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Politics Democratic candidates go after Elizabeth Warren over how much her Medicare for All plan will cost at Ohio debate

04:30  16 october  2019
04:30  16 october  2019 Source:   businessinsider.com

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Democratic candidates go after Elizabeth Warren over how much her Medicare for All plan will cost at Ohio debate . Buttigieg framed Warren and Sen. Bernie Sanders' single-payer plan as " Medicare for all , whether you want it or not." Warren , in response, said Buttigieg's plan for a public

Everybody went after Elizabeth Warren over Medicare - for - all . The center-left Democrats see Warren as vulnerable on health care. The Buttigieg campaign said before the debate that their candidate would attack Warren over Medicare - for - all , contrasting her roundabout answer to the tax

Elizabeth Warren, Peter Buttigieg are posing for a picture© AP Photo/John Minchillo

Mayor Pete Buttigieg and Sen. Amy Klobuchar went after Sen. Elizabeth Warren over her support for Medicare for All, opening up one of the most significant policy arguments in the Democratic Party during the fourth presidential debate on Wednesday night.

Buttigieg kicked off the spirited discussion by accusing Warren of not releasing details on how she'd play for a single-payer health program, which would cost the federal government tens of trillions of dollars.

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  5 key takeaways from the 4th Democratic debate The 12 candidates opened by discussing impeachment, debated health care, tried to stand out from the pack and Sen. Elizabeth Warren faced the scrutiny of a front-runner.(Pictured) Democratic presidential candidates (L-R) Rep. Tulsi Gabbard (D-HI), billionaire Tom Steyer, Sen. Cory Booker (D-NJ), Sen. Kamala Harris (D-CA), Sen. Bernie Sanders (I-VT), former Vice President Joe Biden, Sen. Elizabeth Warren (D-MA), South Bend, Indiana Mayor Pete Buttigieg, former tech executive Andrew Yang, former Texas congressman Beto O'Rourke, Sen. Amy Klobuchar (D-MN), and former housing secretary Julian Castro at the start of the Democratic Presidential Debate at Otterbein University on Oct.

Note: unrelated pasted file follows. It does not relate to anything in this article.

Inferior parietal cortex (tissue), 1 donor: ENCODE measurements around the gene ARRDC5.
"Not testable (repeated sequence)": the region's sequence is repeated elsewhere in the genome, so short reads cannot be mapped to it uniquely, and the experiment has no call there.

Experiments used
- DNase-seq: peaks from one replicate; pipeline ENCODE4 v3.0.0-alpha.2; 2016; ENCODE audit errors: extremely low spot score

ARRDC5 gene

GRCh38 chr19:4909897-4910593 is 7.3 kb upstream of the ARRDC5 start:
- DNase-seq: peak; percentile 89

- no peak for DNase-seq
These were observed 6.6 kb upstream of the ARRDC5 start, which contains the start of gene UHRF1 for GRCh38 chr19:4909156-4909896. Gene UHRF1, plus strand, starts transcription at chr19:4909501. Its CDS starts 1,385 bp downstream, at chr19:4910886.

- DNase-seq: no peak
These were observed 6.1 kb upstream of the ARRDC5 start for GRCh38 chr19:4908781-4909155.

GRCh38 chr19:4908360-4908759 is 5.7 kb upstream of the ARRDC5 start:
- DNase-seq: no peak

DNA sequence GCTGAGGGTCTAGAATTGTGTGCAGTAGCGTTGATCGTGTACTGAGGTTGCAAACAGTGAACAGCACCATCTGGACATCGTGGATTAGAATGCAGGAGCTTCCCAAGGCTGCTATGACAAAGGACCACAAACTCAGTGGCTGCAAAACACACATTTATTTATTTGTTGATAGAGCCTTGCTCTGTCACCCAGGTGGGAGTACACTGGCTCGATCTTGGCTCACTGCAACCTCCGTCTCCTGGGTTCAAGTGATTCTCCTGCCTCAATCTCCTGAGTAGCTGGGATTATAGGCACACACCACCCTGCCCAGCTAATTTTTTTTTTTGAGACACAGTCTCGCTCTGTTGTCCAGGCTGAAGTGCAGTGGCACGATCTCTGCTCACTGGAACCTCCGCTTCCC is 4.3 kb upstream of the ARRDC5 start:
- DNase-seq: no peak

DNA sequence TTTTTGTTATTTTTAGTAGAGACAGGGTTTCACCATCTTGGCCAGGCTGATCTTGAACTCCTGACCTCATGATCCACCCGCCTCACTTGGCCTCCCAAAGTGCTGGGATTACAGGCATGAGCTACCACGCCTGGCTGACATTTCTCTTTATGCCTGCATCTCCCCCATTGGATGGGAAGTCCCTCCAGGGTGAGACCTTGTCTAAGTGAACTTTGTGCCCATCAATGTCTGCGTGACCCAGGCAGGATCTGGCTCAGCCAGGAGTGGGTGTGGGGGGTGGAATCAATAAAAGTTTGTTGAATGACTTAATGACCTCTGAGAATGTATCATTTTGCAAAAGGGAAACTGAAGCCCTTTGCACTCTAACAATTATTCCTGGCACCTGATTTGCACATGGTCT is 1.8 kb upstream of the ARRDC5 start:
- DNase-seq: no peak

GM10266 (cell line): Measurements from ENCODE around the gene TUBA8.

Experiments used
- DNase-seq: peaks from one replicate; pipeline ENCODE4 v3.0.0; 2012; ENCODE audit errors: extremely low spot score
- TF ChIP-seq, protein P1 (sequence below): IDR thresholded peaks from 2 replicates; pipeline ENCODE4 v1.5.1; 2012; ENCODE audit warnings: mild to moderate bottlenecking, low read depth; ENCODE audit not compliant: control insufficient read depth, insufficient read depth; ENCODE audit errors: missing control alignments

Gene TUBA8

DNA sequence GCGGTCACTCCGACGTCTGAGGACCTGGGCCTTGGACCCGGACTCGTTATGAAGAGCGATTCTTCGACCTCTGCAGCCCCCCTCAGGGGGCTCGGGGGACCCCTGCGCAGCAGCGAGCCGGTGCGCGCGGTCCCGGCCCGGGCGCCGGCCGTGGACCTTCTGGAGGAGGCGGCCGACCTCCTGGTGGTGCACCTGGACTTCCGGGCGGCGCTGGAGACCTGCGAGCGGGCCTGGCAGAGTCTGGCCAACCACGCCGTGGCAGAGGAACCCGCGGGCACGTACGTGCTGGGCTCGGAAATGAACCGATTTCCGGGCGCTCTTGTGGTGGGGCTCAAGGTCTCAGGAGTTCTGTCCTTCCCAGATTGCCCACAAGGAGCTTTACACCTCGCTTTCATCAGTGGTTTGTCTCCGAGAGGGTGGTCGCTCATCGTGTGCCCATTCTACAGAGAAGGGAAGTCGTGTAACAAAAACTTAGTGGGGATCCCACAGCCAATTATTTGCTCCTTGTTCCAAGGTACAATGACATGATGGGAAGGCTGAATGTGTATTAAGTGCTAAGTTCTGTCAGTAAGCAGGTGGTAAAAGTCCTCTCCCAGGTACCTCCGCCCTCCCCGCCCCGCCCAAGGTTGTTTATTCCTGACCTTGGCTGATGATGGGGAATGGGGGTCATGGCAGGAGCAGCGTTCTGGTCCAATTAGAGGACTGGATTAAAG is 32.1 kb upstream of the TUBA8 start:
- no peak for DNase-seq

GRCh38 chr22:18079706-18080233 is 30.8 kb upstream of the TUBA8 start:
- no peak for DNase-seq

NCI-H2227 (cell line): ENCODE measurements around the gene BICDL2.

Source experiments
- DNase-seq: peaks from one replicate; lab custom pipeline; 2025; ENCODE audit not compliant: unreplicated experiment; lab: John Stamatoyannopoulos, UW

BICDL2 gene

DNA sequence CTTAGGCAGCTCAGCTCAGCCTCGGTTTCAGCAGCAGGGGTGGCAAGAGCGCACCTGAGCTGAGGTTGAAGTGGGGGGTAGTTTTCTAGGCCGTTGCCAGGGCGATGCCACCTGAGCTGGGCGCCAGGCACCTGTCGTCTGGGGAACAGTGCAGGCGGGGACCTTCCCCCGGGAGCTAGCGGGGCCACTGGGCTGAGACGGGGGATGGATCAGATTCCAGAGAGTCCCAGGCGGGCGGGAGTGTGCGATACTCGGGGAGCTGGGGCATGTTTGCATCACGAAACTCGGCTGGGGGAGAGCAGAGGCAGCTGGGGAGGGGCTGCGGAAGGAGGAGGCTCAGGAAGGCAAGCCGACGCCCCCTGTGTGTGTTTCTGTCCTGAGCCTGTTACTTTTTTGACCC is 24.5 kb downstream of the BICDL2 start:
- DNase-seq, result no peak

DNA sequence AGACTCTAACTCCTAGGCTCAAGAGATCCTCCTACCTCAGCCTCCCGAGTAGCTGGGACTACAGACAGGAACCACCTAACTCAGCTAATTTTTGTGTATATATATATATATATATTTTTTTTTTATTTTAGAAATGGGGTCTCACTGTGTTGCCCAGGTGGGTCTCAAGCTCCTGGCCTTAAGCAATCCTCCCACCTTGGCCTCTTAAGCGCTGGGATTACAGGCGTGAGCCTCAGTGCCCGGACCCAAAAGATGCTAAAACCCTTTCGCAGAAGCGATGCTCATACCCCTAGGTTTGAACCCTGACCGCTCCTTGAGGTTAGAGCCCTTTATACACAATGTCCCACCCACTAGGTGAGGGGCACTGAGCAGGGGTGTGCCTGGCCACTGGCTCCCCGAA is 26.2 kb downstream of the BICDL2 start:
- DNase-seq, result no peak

How much would a “ Medicare for all ” plan , like the kind endorsed by the Democratic presidential candidates Bernie Sanders and Elizabeth Warren , change health spending in the United States? Some advocates have said costs would actually be lower because of gains in efficiency and scale

After five debates in which health care has been a top issue, the candidates drew sharper battle lines over how they would pay a Medicare - for - All system The back-and-forth came during a debate over whether Democrats should pursue a more ambitious agenda, catering liberal elements of the party

"Your signature is to have a plan for everything, except this," Buttigieg said. "No plan has been laid out to explain how a multi-trillion dollar hole in this plan that senator Warren is putting forward is supposed to get filled in."

Warren said that she would raise taxes on the wealthy and large corporations in order to pay for her plan, but insisted that "costs" for middle class families would go down.

"We can pay for this," Warren said. "Costs will go up for wealthy, for big corporations. They will not go up for middle class families. I will not sign a bill into law that raises their costs. Because costs are what people care about."

While Buttigieg framed Warren and Sen. Bernie Sanders' single-payer plan as "Medicare for all, whether you want it or not," Warren said Buttigieg's plan for a public option would amount to "Medicare for all who can afford it."

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  Analysis: Warren still growing into front-runner status WESTERVILLE, Ohio (AP) — The question was inevitable. Elizabeth Warren's answer was the same. And her rivals seized on it. For the second consecutive debate, Warren refused to say whether middle-class Americans would pay higher taxes under her proposed Medicare for All plan. It was a glaring dodge for a candidate who has risen to the top of the Democratic field by unveiling detailed policy proposals and selling them with a folksy flair.And it was one of nearly a half a dozen issues where Warren found herself defending the broad ambition she has laid out to remake the American economy and rebalance the nation's wealth.

Senator Amy Klobuchar confronted Senator Elizabeth Warren over her health care plan and taxes in Tuesday night’s Democratic debate in Westerville, Ohio . In the first exchange, Ms. Warren , who is from Massachusetts, was asked repeatedly how she would pay for “ Medicare for all ” and insisted

The fourth democratic debate takes place in Ohio on Tuesday, Oct. Warren was again asked if middle class taxes will go up with Medicare for All . Elizabeth Warren tonight refused to directly explain how she would fund Medicare for All — and many of the other 2020 Democrats called her

Klobuchar soon jumped into the debate, accusing Warren of not being transparent with Americans about the costs of her plan.

"I think we owe it to the American people to tell them where we're going to send the invoice," Klobuchar said.

Sanders also jumped into the discussion, defending his bill.

"The issue is whether the Democratic Party has the guts to stand up to the healthcare industry ... the price-fixing pharmaceutical industry," Sanders said.

The debate, hosted by CNN and The New York Times in Columbus, Ohio, featured a whopping 12 candidates.

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